When I wrote "Our World Turned to Water", the nonfiction feature for the October issue of Scope, I never imagined that when it came out, millions of people in Houston and Florida would be facing the aftermath of terrible storms or that across the west, many would be dealing with devastating wildfires.
I am eager for your students to “bite” into October's paired texts; they are packed with fascinating (and gross!) details about dentistry practices of the past as well as great vocabulary and science connections.
Start the school year by using some of our most popular classroom ideas and activities from Scope teachers. From close-reading strategies to skill-building activities, these fabulous teacher-tested ideas use Scope to engage students in meaningful ways.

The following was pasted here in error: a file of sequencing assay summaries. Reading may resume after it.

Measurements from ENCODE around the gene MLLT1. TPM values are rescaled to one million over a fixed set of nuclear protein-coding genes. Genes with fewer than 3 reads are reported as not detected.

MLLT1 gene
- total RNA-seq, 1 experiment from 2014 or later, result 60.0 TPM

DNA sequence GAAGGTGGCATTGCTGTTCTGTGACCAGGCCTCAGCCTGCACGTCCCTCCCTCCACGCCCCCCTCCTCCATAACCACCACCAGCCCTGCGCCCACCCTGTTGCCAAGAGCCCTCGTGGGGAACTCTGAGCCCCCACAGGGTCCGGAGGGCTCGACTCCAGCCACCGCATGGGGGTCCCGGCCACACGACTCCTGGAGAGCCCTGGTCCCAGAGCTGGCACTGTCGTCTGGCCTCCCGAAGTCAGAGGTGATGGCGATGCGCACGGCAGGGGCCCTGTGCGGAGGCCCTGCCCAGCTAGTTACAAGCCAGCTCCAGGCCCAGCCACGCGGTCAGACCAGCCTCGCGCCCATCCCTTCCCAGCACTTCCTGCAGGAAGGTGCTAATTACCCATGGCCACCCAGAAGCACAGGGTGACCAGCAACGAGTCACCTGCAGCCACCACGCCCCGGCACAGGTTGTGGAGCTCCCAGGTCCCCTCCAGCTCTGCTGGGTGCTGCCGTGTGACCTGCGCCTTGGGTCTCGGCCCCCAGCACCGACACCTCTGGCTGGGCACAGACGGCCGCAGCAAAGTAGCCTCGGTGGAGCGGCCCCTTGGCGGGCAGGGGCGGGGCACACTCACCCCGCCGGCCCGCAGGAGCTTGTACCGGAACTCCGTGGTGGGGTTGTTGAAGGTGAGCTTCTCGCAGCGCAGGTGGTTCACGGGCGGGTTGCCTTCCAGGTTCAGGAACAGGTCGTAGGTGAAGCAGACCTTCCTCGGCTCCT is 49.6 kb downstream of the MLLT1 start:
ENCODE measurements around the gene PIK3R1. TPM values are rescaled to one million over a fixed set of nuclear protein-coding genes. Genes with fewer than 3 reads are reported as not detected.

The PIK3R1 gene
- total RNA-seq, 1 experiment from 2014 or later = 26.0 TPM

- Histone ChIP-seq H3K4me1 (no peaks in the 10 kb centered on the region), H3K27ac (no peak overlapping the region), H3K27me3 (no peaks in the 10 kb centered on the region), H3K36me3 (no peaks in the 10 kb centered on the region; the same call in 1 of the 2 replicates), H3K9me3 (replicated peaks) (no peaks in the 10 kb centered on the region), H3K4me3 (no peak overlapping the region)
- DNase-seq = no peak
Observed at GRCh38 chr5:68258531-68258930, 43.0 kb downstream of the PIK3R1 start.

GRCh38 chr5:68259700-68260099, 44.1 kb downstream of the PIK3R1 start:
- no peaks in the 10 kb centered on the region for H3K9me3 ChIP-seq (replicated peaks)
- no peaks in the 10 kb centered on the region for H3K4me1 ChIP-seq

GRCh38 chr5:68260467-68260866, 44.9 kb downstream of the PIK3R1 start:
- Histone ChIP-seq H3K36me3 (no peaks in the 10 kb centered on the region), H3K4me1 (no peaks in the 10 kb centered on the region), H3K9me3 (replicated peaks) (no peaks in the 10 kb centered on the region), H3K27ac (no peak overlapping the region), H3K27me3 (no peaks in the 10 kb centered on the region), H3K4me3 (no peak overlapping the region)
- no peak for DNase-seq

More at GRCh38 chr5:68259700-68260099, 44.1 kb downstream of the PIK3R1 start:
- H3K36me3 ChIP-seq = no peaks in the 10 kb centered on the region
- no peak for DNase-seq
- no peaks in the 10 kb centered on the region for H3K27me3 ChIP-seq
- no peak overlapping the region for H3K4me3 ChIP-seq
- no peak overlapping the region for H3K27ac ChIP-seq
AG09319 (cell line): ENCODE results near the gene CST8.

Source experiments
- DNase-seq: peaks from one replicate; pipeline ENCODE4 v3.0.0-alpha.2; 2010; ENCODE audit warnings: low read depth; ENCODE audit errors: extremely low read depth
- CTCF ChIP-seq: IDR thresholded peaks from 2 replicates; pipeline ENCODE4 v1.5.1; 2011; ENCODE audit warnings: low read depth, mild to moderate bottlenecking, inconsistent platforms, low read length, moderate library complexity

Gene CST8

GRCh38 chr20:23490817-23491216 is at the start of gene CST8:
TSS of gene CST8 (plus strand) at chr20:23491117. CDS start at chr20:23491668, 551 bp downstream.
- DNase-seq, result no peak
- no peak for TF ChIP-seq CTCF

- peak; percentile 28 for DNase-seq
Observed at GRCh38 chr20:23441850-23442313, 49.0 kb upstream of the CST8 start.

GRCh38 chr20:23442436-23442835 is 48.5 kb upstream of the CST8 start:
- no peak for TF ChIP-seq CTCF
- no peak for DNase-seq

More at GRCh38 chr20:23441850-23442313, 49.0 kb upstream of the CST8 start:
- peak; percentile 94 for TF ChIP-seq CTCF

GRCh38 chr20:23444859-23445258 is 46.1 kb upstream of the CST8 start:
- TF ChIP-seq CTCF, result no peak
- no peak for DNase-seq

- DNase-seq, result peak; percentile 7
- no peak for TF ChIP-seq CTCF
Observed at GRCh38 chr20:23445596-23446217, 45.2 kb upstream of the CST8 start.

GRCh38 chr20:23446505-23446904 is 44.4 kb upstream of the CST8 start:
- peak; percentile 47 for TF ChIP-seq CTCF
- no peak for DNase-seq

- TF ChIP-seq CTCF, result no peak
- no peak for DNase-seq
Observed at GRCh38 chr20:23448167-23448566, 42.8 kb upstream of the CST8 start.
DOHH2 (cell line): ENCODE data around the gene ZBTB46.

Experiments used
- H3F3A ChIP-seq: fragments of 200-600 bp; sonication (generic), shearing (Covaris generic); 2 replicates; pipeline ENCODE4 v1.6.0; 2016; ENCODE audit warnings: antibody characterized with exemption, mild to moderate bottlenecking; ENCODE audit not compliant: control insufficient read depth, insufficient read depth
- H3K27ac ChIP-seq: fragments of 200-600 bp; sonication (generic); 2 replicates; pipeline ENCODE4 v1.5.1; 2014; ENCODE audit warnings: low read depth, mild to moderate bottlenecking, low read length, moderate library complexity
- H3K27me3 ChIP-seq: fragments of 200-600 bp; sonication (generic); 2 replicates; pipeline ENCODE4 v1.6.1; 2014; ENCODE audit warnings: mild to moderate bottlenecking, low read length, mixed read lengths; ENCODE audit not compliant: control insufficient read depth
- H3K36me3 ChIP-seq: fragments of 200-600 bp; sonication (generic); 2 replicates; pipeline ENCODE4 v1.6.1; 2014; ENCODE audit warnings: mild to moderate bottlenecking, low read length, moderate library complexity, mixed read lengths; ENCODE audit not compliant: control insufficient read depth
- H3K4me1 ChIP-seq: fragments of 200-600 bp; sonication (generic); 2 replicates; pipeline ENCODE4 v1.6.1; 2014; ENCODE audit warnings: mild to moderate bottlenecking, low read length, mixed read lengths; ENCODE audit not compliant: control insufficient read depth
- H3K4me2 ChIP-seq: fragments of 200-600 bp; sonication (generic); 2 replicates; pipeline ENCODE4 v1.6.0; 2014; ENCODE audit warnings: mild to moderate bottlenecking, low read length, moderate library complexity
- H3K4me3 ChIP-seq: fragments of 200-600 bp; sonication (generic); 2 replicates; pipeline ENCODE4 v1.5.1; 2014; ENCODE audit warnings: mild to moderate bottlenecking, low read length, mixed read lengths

Many laws aren't enforced because they violate the U.S. Constitution—as explained in the Scope article "The Weirdest Laws in America." This article is a great way to kick off a discussion about the Constitution in celebration of Constitution Day.
After working on Scope's September narrative nonfiction "From War to America," we started reading an incredible new novel called Refugee by Alan Gratz. Now we're giving away five signed copies of this deeply important, meaningful, and timely book.
I love getting to speak with people who are doing amazing work. And lucky for me, I get to do that a lot! That's why I was especially thrilled to get a chance to interview Rachel Peric, the Deputy Director of Welcoming America, an organization that works with communities to help make immigrants feel welcomed in their adopted hometowns.